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My 2 cents,

 

Having grown up with both, Wakeman always seemed a bit rhythmically stiff

I think the flip side of the same phenomenon is that I think Wakeman's timing is more solid.

 

I've always thought Carl Palmer had tempo issues, so maybe Emo just went along for the ride.

 

FWIW, I've never really thought of either of these guys as groove players.

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Can't compare really. To each his own.

 

Emerson is the larger figure to me. Provided more of the vision of his band, more writing, more variety of idiom, etc.

 

Wakeman at his best is brilliant. The pipe-organ with mini combo work ... the archetypal mellotron work, etc. This song was my entry to "prog keyboards" and still works for me ...

 

[video:youtube]poYnoB1ovuM

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I didn't suggest questions in the other thread because I couldn't come up with better ones than what has been said already... but this is different. Emerson vs. Wakeman?! Cool, I'm 13 y.o. again! :D Feels good when you are actually 51.

 

Ok, I think that Keith Emerson, hand problems aside, is musically a few steps above Rick. His compositions touch a world of modern harmony (fourths, polytonality, superimposed chords, Bartokian dissonances, etc.) which Wakeman has never used in his own music. Also, I think Keith is more succesful in writing large-purpose works, which bring the tematic material in different places.

Playing-wise, again Keith shows more knowledge of different genres (jazz, blues, hard rock, contemporary music), while Rick seems to stick to baroque and classical influences.

Wakeman's style results in a very pleasant overall sound - but sometimes, Keith's music requires your full attention, which is a good thing to me.

Finally, Rick Wakeman seems to work better in the context of Yes, while ELP is Keith's creature; he wrote most of the music for the group.

Only negatives: Emerson sometimes indulges too much in his kitch excesses, going beyond the line of good taste.

 

How was that for a 13 years old? Not too bad, huh? :D

 

 

 

 

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Emerson, for reasons that can't be rationally defined, although marino and others have done a magnificent job. Keith has been such a hero/inspiration of mine that I have neglected to listen to much of Mr. Wakeman's body of work, which is just plain wrong. But I don't feel it's even possible for me to give Rick a fair shake; I would always view his work through my decidedly-biased Emerson lenses. Can't really explain it. It's a visceral reaction, not unlike what happens when Curly hears "Pop Goes the Weasel" in that Stooges short. I'm surprised that many respondents are straddling both sides of the fence. I've always thought of it as a sort of Democrat vs. Republican, Cubs fan vs. Sox fan type of dichotomy, but this is probably a function of my rigidity around this issue. Hopefully someday this will loosen up a bit. Until then, I remain bounded by the limitations of my current vision.

 

I too, have not participated in the other Emerson/Wakeman thread. Having met Mr. Emerson this summer, and after sitting down to talk with him over dinner, anything less will seem anti-climactic. So Im going to keep that one in a special place, and enjoy everyone's banter. You guys have asked some incredibly fantastic, insightful questions!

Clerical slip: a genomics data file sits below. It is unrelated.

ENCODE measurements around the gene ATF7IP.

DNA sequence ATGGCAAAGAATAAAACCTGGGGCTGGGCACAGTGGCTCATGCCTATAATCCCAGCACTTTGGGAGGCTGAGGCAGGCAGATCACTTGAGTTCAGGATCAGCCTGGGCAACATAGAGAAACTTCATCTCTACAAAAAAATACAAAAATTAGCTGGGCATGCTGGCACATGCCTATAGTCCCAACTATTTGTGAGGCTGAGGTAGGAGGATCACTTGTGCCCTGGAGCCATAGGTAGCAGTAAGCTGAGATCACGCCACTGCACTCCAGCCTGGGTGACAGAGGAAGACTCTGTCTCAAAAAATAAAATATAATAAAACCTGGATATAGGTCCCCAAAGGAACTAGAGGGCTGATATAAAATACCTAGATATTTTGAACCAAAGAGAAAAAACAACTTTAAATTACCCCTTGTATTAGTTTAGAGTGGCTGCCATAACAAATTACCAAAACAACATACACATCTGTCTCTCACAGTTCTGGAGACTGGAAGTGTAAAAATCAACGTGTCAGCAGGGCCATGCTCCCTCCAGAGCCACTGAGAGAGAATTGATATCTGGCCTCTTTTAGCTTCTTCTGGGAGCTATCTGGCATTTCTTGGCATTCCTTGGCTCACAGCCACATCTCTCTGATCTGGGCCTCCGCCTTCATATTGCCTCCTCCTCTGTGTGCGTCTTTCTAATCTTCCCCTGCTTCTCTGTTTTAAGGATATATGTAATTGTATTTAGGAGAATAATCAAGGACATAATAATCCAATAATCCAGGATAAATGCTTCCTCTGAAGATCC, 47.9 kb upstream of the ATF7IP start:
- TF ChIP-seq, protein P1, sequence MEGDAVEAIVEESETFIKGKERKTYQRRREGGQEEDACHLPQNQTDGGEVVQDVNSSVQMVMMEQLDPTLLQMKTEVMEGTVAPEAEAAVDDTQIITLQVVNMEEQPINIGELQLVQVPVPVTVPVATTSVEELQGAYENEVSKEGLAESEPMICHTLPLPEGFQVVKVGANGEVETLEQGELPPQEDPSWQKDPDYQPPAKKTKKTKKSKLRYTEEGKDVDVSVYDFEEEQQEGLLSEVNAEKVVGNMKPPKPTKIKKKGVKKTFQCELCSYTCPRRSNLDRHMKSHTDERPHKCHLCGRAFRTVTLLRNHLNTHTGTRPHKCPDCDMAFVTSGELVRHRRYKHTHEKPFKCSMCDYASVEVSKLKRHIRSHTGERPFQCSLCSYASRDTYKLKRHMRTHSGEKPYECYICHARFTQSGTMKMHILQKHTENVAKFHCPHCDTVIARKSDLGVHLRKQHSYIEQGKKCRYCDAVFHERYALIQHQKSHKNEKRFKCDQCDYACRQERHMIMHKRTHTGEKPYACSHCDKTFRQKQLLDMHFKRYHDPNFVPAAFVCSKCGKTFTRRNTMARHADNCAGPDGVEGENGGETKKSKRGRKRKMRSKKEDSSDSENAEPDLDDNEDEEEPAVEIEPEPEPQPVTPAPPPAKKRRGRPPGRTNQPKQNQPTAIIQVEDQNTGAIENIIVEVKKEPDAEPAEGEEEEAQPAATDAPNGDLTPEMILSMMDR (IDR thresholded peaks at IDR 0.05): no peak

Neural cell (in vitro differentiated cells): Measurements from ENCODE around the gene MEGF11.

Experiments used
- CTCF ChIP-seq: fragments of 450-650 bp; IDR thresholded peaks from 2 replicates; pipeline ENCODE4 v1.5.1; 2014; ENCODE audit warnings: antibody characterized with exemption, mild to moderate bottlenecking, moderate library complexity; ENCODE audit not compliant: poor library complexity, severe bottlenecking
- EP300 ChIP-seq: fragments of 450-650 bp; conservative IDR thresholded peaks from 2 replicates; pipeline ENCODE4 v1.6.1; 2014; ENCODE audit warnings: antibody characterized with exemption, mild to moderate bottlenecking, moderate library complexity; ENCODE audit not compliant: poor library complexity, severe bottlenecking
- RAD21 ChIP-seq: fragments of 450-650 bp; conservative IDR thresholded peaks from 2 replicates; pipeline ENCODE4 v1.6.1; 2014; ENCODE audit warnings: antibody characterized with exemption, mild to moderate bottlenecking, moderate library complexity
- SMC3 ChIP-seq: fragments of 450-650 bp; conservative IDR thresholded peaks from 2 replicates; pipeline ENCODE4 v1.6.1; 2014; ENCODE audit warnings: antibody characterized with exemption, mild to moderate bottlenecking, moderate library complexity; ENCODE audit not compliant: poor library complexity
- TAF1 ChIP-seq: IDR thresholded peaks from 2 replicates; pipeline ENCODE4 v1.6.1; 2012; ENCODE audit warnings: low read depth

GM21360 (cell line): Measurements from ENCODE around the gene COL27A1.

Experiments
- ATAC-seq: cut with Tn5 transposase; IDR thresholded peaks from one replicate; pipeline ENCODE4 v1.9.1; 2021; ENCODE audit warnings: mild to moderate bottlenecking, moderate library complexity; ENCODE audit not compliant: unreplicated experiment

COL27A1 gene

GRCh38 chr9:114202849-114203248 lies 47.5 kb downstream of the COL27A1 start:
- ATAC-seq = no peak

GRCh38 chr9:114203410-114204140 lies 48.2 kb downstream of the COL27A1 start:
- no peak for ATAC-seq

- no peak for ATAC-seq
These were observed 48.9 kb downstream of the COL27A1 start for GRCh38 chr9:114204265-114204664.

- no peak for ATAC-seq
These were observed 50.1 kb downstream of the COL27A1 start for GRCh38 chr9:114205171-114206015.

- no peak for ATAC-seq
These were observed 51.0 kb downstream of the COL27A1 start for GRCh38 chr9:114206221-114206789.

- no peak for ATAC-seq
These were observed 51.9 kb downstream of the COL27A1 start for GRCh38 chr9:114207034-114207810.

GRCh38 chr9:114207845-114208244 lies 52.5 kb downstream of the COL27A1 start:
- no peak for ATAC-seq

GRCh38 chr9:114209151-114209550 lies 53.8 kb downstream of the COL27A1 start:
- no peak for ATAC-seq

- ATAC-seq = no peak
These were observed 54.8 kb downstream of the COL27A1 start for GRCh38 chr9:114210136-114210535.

"We don't stop playing because we grow old; we grow old because we stop playing."

- George Bernard Shaw

 

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Having met Mr. Emerson this summer, and after sitting down to talk with him over dinner, anything less will seem anti-climactic.

 

I'm reminded of that line from Master & Commander where Russel Crowe's officers ask him for an anecdote from when he served under Lord Nelson of the British navy, during a dinner ("What did he say to you?").

"He (Lord Nelson) looked me square in the eyes, and said "Aubrey, might I trouble you for the salt?""

 

I guess you had to be there....

What we record in life, echoes in eternity.

 

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Emerson for the live show and jaw dropping chops.

Wakeman for the giant setup and the sense of humor.

Banks for the best use of chops in service to the music.

Minnear for originality and rhythmic vitality.

 

A little Vincent Crane from time to time to cleanse the palate.

Moe

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Tony Banks.

I'll see your Tony Banks, and raise you an Eddie Jobson, a Kerry Minnear, and a Jürgen Fritz.

 

 

Edit: Not suggesting that these guys are better or worse than Emerson/Wakeman, just that they are some other players that I feel deserve to be mentioned in the same breath...

Maybe this is the best place for a shameless plug! Our now not-so-new new video at https://youtu.be/3ZRC3b4p4EI is a 40 minute adaptation of T. S. Eliot's "Prufrock" - check it out! And hopefully I'll have something new here this year. ;-)

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I'm a little burnt out on ELP these days, but I gotta go with Keith.

 

I've never spent much time trying to learn Wakeman or Yes stuff ("Roundabout" being the exception). I've spent an enormous amount of time over the years trying to work up "Tarkus" and "Pictures at an Exibition"-with mixed results I'm afraid...I can do a pretty job wiht "Lucky Man" and "Jerusalem"

 

So at the very least I've always found Emersons playing more compelling. He's the one I still would like to emulate.

"Music should never be harmless."

 

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I'll see your Tony Banks, and raise you an Eddie Jobson, a Kerry Minnear, and a Jürgen Fritz.

 

Talking of Kerry, check Jordan Rudess's contribution "Giant" on the new SV-1 soundpack demos page...